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EQ in the workplace
More and more companies are starting to look closely at what first seemed to be 1990s psycho-babble: emotional intelligence.

Charlene Smith
Media24, 14 May 2008

Larry Page, one of the founders of Google, says: "There is a phrase I learned in college called 'having a healthy disregard for the impossible.' This is a really good phrase. You should try to do things that most people would not."
Within less than a decade of helping found the emotionally intelligent corporation, and barely past his 30th birthday, he was personally worth $10bn. At Google 20% of your paid work time has to be spent, each week, on doing a project that has nothing to do with your job. It can be anything from skydiving to art lessons as long as it stimulates your emotional intelligence.

Emotional intelligence, or EQ, comes from work on brain potential. If one sees the brain as an onion, it has a small inner core, the R-complex, surrounded by a larger limbic system, and an outer skin called the neocortex.

The R-complex regulates reflex survival behaviour: flight or fight, social rituals and body language.

The limbic system generates and controls emotions and motivation. If you pay attention to the limbic and R-complex elements of a situation your ability to make good decisions will be enhanced.

Major training organisations such as Astro Tech now have it on their training schedule, because CEO Liza van Wyk says, "Development of the individual is as important as developing the brand, and teamwork in today's high stress environments is critical."

Mvelaphanda, Discovery Health and game resort emperors, CC South Africa, have emotional intelligence as core operating beliefs.

Samantha Burns, head: employer brand management at Discovery said most managers tend to be "Emotional intelligence from a manager improves focus and the results of a team and liberates the potential of people to get better results. Some managers feel uncomfortable in the beginning, because instead of just making demands they have to sit and discuss with staff. Once they realise the power of those conversations and the way their body language can shut people up they get much better results."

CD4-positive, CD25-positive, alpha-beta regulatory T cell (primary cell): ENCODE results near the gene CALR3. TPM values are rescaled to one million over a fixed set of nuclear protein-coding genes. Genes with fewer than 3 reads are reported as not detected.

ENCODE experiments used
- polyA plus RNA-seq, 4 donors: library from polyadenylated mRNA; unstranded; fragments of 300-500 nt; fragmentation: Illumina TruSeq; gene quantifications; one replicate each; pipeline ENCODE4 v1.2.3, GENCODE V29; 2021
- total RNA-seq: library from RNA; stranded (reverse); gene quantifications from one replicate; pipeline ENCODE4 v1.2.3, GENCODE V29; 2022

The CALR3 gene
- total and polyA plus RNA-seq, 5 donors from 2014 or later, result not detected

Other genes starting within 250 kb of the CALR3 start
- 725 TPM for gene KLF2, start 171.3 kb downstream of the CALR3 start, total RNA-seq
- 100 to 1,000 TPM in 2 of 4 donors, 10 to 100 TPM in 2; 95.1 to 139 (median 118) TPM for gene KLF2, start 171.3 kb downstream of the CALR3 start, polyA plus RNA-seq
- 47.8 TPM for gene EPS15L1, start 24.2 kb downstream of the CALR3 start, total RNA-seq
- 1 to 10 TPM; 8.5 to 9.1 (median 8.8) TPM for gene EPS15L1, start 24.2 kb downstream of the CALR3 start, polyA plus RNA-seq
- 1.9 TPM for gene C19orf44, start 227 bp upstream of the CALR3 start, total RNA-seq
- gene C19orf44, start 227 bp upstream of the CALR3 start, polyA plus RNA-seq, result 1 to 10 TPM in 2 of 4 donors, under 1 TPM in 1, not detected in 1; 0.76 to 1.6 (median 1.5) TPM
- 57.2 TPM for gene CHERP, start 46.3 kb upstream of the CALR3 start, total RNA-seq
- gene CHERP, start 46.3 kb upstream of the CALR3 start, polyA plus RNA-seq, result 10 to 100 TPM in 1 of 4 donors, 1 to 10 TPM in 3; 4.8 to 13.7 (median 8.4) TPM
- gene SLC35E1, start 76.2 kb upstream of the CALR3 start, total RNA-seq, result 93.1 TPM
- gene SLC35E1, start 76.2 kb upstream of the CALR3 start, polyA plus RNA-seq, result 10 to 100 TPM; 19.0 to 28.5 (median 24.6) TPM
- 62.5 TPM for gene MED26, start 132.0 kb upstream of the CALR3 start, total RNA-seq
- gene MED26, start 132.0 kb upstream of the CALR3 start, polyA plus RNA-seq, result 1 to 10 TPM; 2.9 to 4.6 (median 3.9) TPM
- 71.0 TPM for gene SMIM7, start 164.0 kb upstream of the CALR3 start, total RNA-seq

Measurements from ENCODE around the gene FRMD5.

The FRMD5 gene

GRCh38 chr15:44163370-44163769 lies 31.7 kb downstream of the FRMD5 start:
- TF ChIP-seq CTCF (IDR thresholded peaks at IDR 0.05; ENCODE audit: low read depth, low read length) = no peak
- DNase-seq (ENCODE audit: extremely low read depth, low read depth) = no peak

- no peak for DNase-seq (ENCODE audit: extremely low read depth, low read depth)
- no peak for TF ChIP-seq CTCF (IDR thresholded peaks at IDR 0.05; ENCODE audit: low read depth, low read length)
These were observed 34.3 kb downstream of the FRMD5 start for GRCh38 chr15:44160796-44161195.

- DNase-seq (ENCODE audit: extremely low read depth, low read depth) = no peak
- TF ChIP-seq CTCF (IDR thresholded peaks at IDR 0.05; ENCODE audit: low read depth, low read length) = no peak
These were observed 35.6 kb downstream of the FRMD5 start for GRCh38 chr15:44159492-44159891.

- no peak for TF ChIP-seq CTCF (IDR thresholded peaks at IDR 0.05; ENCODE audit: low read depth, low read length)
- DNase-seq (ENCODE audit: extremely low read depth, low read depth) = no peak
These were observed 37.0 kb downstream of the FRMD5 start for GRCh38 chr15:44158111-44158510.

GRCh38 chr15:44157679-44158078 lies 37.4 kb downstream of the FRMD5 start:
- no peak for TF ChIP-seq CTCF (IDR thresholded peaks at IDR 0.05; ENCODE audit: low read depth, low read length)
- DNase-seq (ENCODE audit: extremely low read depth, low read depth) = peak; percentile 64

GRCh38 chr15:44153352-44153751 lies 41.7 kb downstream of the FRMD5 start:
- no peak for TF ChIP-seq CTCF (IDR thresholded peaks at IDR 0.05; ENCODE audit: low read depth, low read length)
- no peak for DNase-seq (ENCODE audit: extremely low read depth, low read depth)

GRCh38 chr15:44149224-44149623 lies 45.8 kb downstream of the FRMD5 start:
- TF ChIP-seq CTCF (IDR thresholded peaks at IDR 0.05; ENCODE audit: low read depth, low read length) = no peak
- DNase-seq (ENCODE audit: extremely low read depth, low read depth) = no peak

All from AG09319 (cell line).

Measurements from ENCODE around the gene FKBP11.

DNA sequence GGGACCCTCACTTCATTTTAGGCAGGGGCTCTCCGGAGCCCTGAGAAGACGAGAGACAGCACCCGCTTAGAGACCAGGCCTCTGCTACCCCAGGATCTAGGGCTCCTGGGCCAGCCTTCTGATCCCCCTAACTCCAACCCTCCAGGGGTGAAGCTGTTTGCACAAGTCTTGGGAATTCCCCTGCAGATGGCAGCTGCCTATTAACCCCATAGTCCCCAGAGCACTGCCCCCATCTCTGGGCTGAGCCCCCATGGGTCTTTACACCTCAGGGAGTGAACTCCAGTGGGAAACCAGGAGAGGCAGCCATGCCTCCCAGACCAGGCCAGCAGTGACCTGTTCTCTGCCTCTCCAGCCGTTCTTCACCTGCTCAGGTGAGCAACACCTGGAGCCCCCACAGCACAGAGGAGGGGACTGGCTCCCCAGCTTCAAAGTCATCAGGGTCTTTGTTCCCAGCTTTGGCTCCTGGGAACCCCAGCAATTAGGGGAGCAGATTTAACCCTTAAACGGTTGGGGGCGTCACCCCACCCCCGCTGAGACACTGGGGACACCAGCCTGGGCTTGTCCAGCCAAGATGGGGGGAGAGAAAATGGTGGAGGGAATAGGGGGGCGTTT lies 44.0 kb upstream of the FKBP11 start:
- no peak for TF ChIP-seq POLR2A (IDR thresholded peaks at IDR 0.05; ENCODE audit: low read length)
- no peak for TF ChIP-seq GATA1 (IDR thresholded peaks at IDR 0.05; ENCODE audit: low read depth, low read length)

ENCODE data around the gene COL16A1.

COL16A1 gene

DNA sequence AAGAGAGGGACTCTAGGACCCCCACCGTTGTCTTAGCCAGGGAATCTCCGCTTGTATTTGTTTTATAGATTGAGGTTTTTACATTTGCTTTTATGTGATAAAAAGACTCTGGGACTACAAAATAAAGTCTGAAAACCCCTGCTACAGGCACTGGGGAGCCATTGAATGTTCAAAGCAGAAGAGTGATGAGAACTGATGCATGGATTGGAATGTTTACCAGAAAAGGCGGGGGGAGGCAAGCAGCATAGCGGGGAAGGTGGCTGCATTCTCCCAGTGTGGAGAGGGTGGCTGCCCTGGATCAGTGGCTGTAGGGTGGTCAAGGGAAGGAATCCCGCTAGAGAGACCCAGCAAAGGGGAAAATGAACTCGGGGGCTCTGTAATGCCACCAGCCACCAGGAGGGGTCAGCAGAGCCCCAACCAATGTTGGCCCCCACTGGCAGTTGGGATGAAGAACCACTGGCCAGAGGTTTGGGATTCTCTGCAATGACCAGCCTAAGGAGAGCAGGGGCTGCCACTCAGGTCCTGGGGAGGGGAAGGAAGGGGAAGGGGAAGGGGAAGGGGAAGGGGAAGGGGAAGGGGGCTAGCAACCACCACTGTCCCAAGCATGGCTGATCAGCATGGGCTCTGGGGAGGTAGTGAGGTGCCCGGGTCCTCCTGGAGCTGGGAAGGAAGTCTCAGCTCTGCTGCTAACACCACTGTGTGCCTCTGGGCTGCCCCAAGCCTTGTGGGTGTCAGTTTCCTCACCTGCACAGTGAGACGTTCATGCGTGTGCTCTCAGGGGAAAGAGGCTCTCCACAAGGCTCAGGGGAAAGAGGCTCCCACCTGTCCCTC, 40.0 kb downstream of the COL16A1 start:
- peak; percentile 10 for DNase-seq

A natural at EQ is Tokyo Sexwale head of Mvelaphanda, a multi-billionaire, his operations include gold, diamonds and platinum yet every Friday he sits down to lunch with his staff.

"EQ," he makes clear, "has nothing to do with IQ." He says EQ often fails when bosses, "demand outcomes on those who are wrongly deployed, this person may be a navigator, not a pilot.

"Emotional intelligence means I find time to sit among my people and enjoy their company. I take time to listen." It is in listening that an effective manager best discovers the passions of his or her team members and is better able to direct them.

Bev Riemer of Astro Tech says emotional intelligence is tapping into the primeval power of our instinct.

The primary issues Riemer focuses on are emotional honesty, literacy, debt, emotional fitness. For example, with emotional fitness, your instinct might be to give your boss a piece of your mind, "Emotional intelligence guides you to the right approach."

Your negative filters; your perceptions that you will be discriminated against because you are black, a woman, Jewish, Muslim, disabled, can lead to your own fears realising themselves, not because of the discrimination of others, but because of your own negative preprogramming.

Riemer says that in those companies that implement EQ, "the levels of trust and energy are incredible. Heirarchy is not important, ability is."